I played my first game of Ohvalhu,
a version of mancala, in a refugee camp in the Maldives that housed victims of
the Christmas Eve 2004 Asian tsunami.
By firelight from the bonfire in
the centre of the camp, I sat with a middle-aged Maldivian woman who was the
village elder and champion player, and was trounced three times in a row as the
entire displaced population of the camp looked on.
Despite helpful mimed advice and the
occasional admonishment for an ill-considered move (I don’t speak Dhivehi, the
language spoken in the Maldives, but “tut tut” and “tsk” appear to be the same
in every language), I was on a serious losing streak.
And then I won a game and was
hooked. I played for the next two hours until a United Nations official, who
had brought me to camp on the remote island by sea plane, dragged me away.
Two years later, on a visit to
India, I saw a similar board for sale in a craft market in Bangalore. Called
Pallanguzhi in southern India, this board was made of recycled wood and had
tiny seashells for counting beads. I snapped it up for 450 rupees (about
It came with a set of instructions that
were so complicated and convoluted, I gave up and hid the board in a cupboard
where it has sat for several years.
So, it was with surprise and
delight that I discovered Cayman has its own version of the game and I was
going to get a chance to play it. Called waurie, or mancala, the game migrated
here from Barbados.
The National Gallery hosted its
first waurie tournament on 7 April, which attracted about 15 people.
Wray Banker, who along with his
cousin Deal Ebanks carves rustic waurie boards, described to first-timers and
experienced players the origins of the ancient game.
The earliest evidence of the game,
also known as a “sowing game” or “count
and capture game”, being played is in Ethiopia, where pieces of a pottery board
and rock cuts have been found and dated by archaeologists to between the 6th
and 7th Century AD.
The game goes by several different
names and a version of it exists in many countries and cultures throughout the
During last week’s tournament,
players sat at, or rather on, boards carved by Mr. Banker and Mr. Ebanks from
They carve the pits into the wood,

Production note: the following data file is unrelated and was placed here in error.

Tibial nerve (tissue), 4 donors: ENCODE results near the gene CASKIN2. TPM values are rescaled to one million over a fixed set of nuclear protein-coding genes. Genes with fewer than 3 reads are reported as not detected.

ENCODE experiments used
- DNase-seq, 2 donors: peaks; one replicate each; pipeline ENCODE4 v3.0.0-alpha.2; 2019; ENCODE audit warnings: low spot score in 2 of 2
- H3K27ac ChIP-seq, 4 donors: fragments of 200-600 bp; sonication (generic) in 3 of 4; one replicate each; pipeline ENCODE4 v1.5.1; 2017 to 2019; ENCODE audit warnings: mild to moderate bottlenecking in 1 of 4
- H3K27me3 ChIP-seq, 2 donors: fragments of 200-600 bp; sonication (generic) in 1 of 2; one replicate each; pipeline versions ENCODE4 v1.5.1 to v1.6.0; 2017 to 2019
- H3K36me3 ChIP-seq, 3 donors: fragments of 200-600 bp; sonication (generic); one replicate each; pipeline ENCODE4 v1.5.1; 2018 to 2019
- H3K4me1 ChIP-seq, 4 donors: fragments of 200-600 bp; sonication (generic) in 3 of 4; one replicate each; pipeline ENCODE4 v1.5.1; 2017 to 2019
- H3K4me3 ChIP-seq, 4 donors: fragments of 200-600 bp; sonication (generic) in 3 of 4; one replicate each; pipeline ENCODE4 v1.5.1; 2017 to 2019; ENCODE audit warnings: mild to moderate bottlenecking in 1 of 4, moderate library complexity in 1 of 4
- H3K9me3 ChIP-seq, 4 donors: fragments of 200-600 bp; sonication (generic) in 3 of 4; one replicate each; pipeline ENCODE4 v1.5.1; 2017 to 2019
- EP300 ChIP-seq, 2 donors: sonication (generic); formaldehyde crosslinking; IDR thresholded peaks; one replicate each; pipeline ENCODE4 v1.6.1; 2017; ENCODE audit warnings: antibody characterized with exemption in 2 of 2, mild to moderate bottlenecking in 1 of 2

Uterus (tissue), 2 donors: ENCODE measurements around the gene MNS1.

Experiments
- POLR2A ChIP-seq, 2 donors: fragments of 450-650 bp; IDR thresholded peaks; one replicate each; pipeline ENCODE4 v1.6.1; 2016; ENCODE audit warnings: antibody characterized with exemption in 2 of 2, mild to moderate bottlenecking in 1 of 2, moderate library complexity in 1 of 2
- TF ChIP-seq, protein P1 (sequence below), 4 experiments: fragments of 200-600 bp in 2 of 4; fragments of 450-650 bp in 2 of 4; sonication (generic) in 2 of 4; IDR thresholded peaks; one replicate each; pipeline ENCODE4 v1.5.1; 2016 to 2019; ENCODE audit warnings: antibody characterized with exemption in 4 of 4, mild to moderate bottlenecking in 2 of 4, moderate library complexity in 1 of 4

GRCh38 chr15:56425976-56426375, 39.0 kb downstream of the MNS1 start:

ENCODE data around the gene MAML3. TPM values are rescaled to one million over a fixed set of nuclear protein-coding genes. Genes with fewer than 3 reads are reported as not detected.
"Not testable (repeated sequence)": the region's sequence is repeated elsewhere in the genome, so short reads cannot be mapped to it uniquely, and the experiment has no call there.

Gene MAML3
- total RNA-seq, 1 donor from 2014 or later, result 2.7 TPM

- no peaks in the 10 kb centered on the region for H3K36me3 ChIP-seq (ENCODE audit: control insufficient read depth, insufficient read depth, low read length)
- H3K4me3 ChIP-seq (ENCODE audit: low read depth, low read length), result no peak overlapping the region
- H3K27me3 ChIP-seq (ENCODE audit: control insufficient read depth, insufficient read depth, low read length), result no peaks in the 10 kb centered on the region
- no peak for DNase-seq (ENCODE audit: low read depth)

leaving enough room at either end for someone to sit at, then mount them on
sturdy legs, so they effectively become benches that double as board games.
“This one we found off Spanish
Cove, near Pappagallo’s,” said Mr. Banker, pointing at the bench/board on which
the finals of the tournament were eventually played.
The name “mancala” is Arabic for
“to move” and that’s the crux of the game – to move your beads, or shells, or
beans, or nuts, from one pit or hole to another and to try to finish your side
of the board before your opponent finishes his or hers.
Cayman rules for the game are as
follows: Each board has 12 pits and two home plates, so each of the two players
has six pits and one home plate. At the start of the game, each pit is filled
with four beads.
The first player picks up a handful
of beads from one of his six pits and places one bead in each pit, going
clockwise or counter-clockwise depending on what has been agreed.
If the player puts the last bead in
his home plate, then he gets another turn and repeats the exercise. If the last
bead goes into one of the pits, it is the opponent’s turn, and this continues
until one player ends up with a row of empty pits.
Winner of last week’s waurie tournament
was Harry Kinch, aged 12, who took on Gretchen Allen in the finals. The battle
came down to the wire, with just one single bead left on the board at the end
of the game.
And for the record, I did almost as
badly as my first few games in the Maldives, but thanks to other players having
to make an early departure, I made it to the semi finals, where young Mr. Kinch
proved, that like the Maldivian village elder, he was not going to show me any